23 votes

Confessions of a slaughterhouse worker

29 comments

  1. milkbones_4_bigelow
    (edited )
    Link
    I think the questions surrounding language and comparison serve only to avoid the issue. We need only ask ourselves the question, is the consumption of animal products necessary? In the great...

    I think the questions surrounding language and comparison serve only to avoid the issue. We need only ask ourselves the question, is the consumption of animal products necessary? In the great majority of cases, I believe it is not. We value our own desires over the lives of sentient complex beings. This is difficult to acknowledge but I'm certain with some soul-searching the majority of reasonable people will reach the same conclusion without much effort. Should anybody out there be interested in resources/a friendly chat/have questions, please feel free to reach out.

    17 votes
  2. [28]
    cardigan
    Link
    From J.M. Coetzee's The Lives of Animals:

    From J.M. Coetzee's The Lives of Animals:

    I was taken on a drive around Waltham this morning. It seems a pleasant enough town. I saw no horrors, no drug-testing laboratories, no factory farms, no abattoirs. Yet I am sure they are here. They must be. They simply do not advertise themselves. They are all around us as I speak, only we do not, in a certain sense, know about them.

    Let me say it openly: we are surrounded by an enterprise of degradation, cruelty, and killing which rivals anything that the Third Reich was capable of, indeed dwarfs it, in that ours is an enterprise without end, self-regenerating, bringing rabbits, rats, poultry, livestock ceaselessly into the world for the purpose of killing them.

    10 votes
    1. [27]
      vakieh
      Link Parent
      Yeah, no. I don't care how vegan you are, (you as in Coetzee of course) you don't get to equate human and animal life like that. The abuse of sapient beings is incomparably worse than abuse of...

      we are surrounded by an enterprise of degradation, cruelty, and killing which rivals anything that the Third Reich was capable of

      Yeah, no. I don't care how vegan you are, (you as in Coetzee of course) you don't get to equate human and animal life like that. The abuse of sapient beings is incomparably worse than abuse of merely sentient beings, and it utterly destroys any validity of your opinion to claim otherwise.

      19 votes
      1. moonbathers
        Link Parent
        Animals have thoughts and feelings and a personality though, and they are raised by the billions every year entirely for being slaughtered. They feel pain and are often treated terribly while they...

        Animals have thoughts and feelings and a personality though, and they are raised by the billions every year entirely for being slaughtered. They feel pain and are often treated terribly while they live. It's not meant to delegitimize the Holocaust, it's meant to show that animals aren't ours to do whatever the hell we want with. The comparison was made to draw a parallel in how inhumane and industrial we treat livestock.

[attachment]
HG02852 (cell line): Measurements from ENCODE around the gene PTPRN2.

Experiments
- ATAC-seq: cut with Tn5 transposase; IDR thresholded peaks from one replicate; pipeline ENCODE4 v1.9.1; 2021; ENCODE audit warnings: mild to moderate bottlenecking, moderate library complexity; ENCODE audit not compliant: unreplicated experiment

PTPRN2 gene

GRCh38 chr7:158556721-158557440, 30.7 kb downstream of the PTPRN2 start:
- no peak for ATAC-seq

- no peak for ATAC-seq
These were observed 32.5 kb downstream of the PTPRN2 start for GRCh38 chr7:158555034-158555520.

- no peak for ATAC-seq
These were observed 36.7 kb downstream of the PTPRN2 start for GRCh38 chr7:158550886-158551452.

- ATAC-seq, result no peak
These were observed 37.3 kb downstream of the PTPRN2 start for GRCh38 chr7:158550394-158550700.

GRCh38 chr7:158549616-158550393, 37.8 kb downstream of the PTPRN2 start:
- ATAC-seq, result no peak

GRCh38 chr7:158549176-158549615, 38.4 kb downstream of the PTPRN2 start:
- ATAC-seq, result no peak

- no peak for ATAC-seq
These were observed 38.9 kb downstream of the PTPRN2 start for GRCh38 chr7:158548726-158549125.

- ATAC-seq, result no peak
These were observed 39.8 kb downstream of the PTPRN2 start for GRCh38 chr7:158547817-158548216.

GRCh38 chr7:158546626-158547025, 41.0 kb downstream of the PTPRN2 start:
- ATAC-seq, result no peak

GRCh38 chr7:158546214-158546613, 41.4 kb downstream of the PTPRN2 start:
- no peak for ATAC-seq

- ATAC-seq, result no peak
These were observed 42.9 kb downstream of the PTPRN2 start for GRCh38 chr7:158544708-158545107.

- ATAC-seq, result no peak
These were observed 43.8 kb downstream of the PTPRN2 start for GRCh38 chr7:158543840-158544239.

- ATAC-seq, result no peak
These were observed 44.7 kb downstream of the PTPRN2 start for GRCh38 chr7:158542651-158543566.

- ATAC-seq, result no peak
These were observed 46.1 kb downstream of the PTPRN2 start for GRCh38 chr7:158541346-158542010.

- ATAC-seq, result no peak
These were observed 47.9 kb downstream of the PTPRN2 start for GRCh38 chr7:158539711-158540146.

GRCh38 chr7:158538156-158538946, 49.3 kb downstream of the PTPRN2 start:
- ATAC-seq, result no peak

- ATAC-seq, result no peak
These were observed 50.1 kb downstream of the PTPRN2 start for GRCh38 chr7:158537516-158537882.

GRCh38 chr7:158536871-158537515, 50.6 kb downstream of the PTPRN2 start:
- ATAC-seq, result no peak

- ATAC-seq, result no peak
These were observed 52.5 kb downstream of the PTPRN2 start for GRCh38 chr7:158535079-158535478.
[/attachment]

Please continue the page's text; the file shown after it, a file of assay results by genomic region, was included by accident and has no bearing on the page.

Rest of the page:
23 votes
      2. [6]
        thundergolfer
        Link Parent
        There's been a bunch of philosophy done to on the contrary argue that it's comparably worse. Start with Peter Singer, who's said: They can suffer like we suffer, and the numbers we make suffer...

        The abuse of sapient beings is incomparably worse than abuse of merely sentient beings,

        There's been a bunch of philosophy done to on the contrary argue that it's comparably worse. Start with Peter Singer, who's said:

        β€œAll the arguments to prove man's superiority cannot shatter this hard fact: in suffering the animals are our equals.”

        They can suffer like we suffer, and the numbers we make suffer each year embarrass the terrible figures of the Nazis. Tens of billions live and die in factory farms every year. Billions every year.

        16 votes
        1. [5]
          vakieh
          Link Parent
          No, they can't. And Peter Singer is an emotionally driven animal activist more often than he is a legitimate philosopher.

          They can suffer like we suffer

          No, they can't. And Peter Singer is an emotionally driven animal activist more often than he is a legitimate philosopher.

          3 votes
          1. [2]
            cardigan
            Link Parent
            I've heard Peter Singer called a lot of things, but "emotionally driven" is a first. He's a ruthlessly logical consequentialist.

            I've heard Peter Singer called a lot of things, but "emotionally driven" is a first. He's a ruthlessly logical consequentialist.

            12 votes
            1. vakieh
              Link Parent
              His emotions are different compared to what is considered mainstream to be sure, and he expresses them academically, but they're well and truly still there in a lot of what he says and writes. Any...

              His emotions are different compared to what is considered mainstream to be sure, and he expresses them academically, but they're well and truly still there in a lot of what he says and writes. Any time a philosopher says something like "this hard fact" they've stopped being logical - there's no such thing as a hard fact.

              4 votes
          2. [2]
            thundergolfer
            Link Parent
            I can't take you seriously on this issue, given that you'd comment that.

            I can't take you seriously on this issue, given that you'd comment that.

            1 vote
            1. vakieh
              Link Parent
              His logic from As to Bs is sound, but his 'axioms' are often based in opinion yet he pushes them as objective fact. Add celebrity and you have a recipe for academic activism, which is poison to...

              His logic from As to Bs is sound, but his 'axioms' are often based in opinion yet he pushes them as objective fact. Add celebrity and you have a recipe for academic activism, which is poison to true academic work.

              3 votes
      3. psi
        Link Parent
        I find this comparison of slaughterhouses to the Holocaust to be a frustrating distraction. Sure, we could argue about which is more horrific. The scale of factory farming is certainly greater,...